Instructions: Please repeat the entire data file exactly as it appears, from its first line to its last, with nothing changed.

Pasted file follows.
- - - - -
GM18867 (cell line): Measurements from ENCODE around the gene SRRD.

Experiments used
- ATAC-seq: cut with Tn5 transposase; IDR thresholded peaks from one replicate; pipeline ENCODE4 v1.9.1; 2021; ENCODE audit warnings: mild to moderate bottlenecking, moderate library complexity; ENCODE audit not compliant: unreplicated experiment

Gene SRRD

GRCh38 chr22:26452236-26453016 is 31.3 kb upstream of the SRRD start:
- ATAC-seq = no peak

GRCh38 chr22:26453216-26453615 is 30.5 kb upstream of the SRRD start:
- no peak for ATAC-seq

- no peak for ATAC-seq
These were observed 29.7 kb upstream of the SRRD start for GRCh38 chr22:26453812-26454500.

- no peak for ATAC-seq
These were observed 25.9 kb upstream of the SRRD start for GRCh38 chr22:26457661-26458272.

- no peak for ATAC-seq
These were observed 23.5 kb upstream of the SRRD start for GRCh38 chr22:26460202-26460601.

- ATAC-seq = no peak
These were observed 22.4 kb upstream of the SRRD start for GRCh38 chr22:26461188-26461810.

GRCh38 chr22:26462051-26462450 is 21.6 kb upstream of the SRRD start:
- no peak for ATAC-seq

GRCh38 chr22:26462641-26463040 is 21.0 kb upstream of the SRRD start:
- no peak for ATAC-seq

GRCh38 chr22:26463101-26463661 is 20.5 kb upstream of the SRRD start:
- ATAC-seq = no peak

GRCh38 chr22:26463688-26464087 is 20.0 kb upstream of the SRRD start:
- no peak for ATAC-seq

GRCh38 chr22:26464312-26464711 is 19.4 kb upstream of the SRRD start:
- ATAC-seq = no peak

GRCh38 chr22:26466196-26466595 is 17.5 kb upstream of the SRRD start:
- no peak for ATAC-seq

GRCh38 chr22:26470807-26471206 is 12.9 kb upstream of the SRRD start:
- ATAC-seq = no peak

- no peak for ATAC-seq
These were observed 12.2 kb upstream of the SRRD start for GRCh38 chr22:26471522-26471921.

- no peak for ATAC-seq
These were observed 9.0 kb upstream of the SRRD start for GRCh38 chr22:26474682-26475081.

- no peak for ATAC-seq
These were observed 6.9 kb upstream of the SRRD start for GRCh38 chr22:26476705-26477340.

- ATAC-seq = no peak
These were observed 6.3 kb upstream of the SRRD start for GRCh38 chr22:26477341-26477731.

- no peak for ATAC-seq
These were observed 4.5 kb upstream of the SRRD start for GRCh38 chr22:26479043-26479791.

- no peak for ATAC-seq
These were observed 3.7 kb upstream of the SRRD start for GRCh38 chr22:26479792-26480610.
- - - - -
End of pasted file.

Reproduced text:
GM18867 (cell line): Measurements from ENCODE around the gene SRRD.

Experiments used
- ATAC-seq: cut with Tn5 transposase; IDR thresholded peaks from one replicate; pipeline ENCODE4 v1.9.1; 2021; ENCODE audit warnings: mild to moderate bottlenecking, moderate library complexity; ENCODE audit not compliant: unreplicated experiment

Gene SRRD

GRCh38 chr22:26452236-26453016 is 31.3 kb upstream of the SRRD start:
- ATAC-seq = no peak

GRCh38 chr22:26453216-26453615 is 30.5 kb upstream of the SRRD start:
- no peak for ATAC-seq

- no peak for ATAC-seq
These were observed 29.7 kb upstream of the SRRD start for GRCh38 chr22:26453812-26454500.

- no peak for ATAC-seq
These were observed 25.9 kb upstream of the SRRD start for GRCh38 chr22:26457661-26458272.

- no peak for ATAC-seq
These were observed 23.5 kb upstream of the SRRD start for GRCh38 chr22:26460202-26460601.

- ATAC-seq = no peak
These were observed 22.4 kb upstream of the SRRD start for GRCh38 chr22:26461188-26461810.

GRCh38 chr22:26462051-26462450 is 21.6 kb upstream of the SRRD start:
- no peak for ATAC-seq

GRCh38 chr22:26462641-26463040 is 21.0 kb upstream of the SRRD start:
- no peak for ATAC-seq

GRCh38 chr22:26463101-26463661 is 20.5 kb upstream of the SRRD start:
- ATAC-seq = no peak

GRCh38 chr22:26463688-26464087 is 20.0 kb upstream of the SRRD start:
- no peak for ATAC-seq

GRCh38 chr22:26464312-26464711 is 19.4 kb upstream of the SRRD start:
- ATAC-seq = no peak

GRCh38 chr22:26466196-26466595 is 17.5 kb upstream of the SRRD start:
- no peak for ATAC-seq

GRCh38 chr22:26470807-26471206 is 12.9 kb upstream of the SRRD start:
- ATAC-seq = no peak

- no peak for ATAC-seq
These were observed 12.2 kb upstream of the SRRD start for GRCh38 chr22:26471522-26471921.

- no peak for ATAC-seq
These were observed 9.0 kb upstream of the SRRD start for GRCh38 chr22:26474682-26475081.

- no peak for ATAC-seq
These were observed 6.9 kb upstream of the SRRD start for GRCh38 chr22:26476705-26477340.

- ATAC-seq = no peak
These were observed 6.3 kb upstream of the SRRD start for GRCh38 chr22:26477341-26477731.

- no peak for ATAC-seq
These were observed 4.5 kb upstream of the SRRD start for GRCh38 chr22:26479043-26479791.

- no peak for ATAC-seq
These were observed 3.7 kb upstream of the SRRD start for GRCh38 chr22:26479792-26480610.